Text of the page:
How to understand the meaning of what we see? We begin by observing that all prime numbers in our sample are odd, and therefore all the intervals between these simple ones are even numbers. For any given simple the following candidates for the rank of prime number become . Is this somehow related to the chessboard pattern? If the steps between prime numbers are to be a multiple of 2, this can definitely create correlations between every second cell of any column or row. (Indeed, the correlations with the cell must be clearly seen once, all the even elements must equal zero if the module is an even number.) You can only fill an exact cell with a "cyclic return" of the edge of the matrix to an odd boundary.)

The diagonal bands in the matrix assume a strong correlation between all pairs, separated by a certain numerical interval. For example, the darkest blue diagonal and the brightest red diagonal consist of cells separated by six elements along the j-axis. The first line contains cells 1 and 7, then 2 and 8, 3 and 9, and so on. It seemed to me that this relationship is easier to perceive if the matrix is ​​"bent", so that the diagonals become columns. The idea is to apply a circular shift to each line, all values ​​in the line will move to the left, and those that "fall" from the left edge will be inserted to the right. The first line is shifted to zero positions, the next line is moved to one position, and so on. (Is there a name for such a transformation? I'll just call it a "bend".)

Then I wrote the code for this conversion, but as a result I did not get exactly what I expected:

Figure 9.

What are these zigzags along the back diagonal? I assumed that I made a mistake and shifted one extra element. And the root of the problem really turned out to be this, but the "bug" is not in the algorithm, but in the data itself. The matrices shown by me in all the previous drawings are only partial, they discard the empty congruence classes. In particular, the matrix for prime numbers modulo 19 ignores all prime numbers congruent to 0 modulo 19 on the logical basis that there are no such primes. In the end, if and , then can not be simple because it is divisible by 19. However, the string and column for are the real part of the matrix. If you add them, our color-coded display will look like this:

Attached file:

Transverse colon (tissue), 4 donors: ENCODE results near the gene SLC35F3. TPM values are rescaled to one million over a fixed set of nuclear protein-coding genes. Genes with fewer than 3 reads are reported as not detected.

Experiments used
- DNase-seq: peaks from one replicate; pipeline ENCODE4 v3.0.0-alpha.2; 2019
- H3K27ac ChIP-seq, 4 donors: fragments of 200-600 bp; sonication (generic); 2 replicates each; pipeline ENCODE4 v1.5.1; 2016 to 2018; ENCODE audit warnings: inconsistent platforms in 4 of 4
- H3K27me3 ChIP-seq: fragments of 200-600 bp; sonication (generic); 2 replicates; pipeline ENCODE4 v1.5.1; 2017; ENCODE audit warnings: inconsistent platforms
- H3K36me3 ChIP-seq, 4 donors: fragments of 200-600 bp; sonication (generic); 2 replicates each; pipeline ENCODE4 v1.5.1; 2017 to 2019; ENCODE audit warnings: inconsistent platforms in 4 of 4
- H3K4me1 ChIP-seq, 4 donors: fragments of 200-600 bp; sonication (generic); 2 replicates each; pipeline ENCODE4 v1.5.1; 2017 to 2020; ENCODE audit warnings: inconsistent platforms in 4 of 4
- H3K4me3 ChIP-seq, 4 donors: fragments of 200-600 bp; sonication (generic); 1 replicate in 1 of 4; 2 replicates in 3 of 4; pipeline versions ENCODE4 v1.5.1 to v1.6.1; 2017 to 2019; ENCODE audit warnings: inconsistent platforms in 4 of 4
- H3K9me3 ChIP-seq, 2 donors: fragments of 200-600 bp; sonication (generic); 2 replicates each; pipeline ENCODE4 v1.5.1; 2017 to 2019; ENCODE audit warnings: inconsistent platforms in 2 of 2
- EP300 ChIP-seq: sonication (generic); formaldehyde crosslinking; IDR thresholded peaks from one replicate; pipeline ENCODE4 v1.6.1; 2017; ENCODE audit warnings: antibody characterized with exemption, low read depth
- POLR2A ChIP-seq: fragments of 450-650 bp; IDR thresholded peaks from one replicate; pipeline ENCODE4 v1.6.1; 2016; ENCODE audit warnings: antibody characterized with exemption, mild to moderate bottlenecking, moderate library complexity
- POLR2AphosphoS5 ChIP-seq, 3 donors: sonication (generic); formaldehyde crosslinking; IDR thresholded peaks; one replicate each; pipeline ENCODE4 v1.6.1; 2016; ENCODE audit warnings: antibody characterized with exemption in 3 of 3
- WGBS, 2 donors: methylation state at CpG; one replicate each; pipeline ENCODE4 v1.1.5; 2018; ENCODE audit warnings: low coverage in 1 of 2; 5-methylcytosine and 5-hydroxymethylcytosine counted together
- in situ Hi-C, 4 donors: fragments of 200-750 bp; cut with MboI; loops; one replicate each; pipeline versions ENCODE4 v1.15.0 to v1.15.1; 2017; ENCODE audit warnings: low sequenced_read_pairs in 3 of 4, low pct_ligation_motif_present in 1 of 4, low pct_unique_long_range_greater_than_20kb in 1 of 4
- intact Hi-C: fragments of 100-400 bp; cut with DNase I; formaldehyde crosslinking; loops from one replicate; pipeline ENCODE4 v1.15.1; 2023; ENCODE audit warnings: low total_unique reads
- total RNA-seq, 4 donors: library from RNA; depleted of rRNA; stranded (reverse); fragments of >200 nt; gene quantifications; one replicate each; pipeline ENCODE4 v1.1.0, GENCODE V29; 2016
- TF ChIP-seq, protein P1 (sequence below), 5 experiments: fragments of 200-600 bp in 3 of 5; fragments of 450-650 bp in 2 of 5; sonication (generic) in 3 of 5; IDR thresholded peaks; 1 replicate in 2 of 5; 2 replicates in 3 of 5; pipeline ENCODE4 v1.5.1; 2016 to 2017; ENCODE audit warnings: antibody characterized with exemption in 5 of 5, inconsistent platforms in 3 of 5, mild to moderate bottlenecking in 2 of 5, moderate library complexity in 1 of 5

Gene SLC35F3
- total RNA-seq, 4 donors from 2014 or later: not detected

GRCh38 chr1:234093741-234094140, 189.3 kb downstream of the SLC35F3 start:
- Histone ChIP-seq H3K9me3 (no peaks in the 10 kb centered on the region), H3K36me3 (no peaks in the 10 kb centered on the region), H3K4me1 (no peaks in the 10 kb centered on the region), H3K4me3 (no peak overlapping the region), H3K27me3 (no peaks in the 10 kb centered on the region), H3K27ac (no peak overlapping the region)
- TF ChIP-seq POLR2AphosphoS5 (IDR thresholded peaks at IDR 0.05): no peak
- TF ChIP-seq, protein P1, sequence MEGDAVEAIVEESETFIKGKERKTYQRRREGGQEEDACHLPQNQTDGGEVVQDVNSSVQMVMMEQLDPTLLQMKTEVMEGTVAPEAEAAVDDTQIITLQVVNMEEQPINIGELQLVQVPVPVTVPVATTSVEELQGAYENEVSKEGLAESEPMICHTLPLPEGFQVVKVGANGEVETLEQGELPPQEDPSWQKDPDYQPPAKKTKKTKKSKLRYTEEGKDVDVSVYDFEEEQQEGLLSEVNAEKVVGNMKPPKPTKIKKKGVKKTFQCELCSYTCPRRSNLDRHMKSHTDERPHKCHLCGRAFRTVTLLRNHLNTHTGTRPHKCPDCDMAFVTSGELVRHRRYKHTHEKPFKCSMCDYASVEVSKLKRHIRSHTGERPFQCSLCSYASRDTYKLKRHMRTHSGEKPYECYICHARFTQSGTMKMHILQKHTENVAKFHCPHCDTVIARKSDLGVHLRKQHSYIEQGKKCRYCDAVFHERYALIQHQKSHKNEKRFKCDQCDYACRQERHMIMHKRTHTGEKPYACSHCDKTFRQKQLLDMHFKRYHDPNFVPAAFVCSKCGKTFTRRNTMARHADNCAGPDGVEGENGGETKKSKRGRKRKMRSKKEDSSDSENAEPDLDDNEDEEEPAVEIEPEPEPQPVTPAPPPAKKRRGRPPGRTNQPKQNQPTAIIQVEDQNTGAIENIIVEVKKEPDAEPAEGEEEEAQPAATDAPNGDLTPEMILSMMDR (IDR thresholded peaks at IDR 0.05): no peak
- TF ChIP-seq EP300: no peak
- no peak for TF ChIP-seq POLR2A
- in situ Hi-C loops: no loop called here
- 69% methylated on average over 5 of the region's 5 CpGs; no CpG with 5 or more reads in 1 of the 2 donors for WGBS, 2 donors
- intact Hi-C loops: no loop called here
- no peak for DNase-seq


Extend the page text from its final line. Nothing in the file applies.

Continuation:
Figure 10.

The presence of a null row and a column makes the definition of the transformation a bend more accurate: for each line apply a cyclic shift left at places. The resulting curved matrix also looks neater:

Figure 11.

What do these vertical bands tell us? In the original matrix, the element was the frequency with which follows . Here the cell color denotes the frequency with which follows . In other words, each column combines elements with the same mod 19 interval between two prime numbers. For example, the leftmost column contains all pairs, separated by an interval of the length of <bright> red column () in takes into account all cases where consecutive prime numbers are separated from one another .

Color coding gives us a qualitative idea of ​​which intervals appear more or less often. For a more accurate quantitative measurement, we can sum along the columns and display the results in a bar graph:

Figure 12.

Three observations:

The above non-uniformity of even-odd numbers is clearly visible on the graph. With the exception of 0, every even interval is allocated against the background of its odd neighbors.
The interval between prime numbers mod 19, equal to 6, is the most popular of all. Numbers that are multiples of 6 (namely 12 and 18) are also frequent, but to a lesser extent.
The interval between prime numbers mod 19, equal to 0, is remarkably unpopular. These are the elements along the main diagonal of the original matrix, so it is not surprising that their sum is at the bottom, but the deficit is stronger than I expected.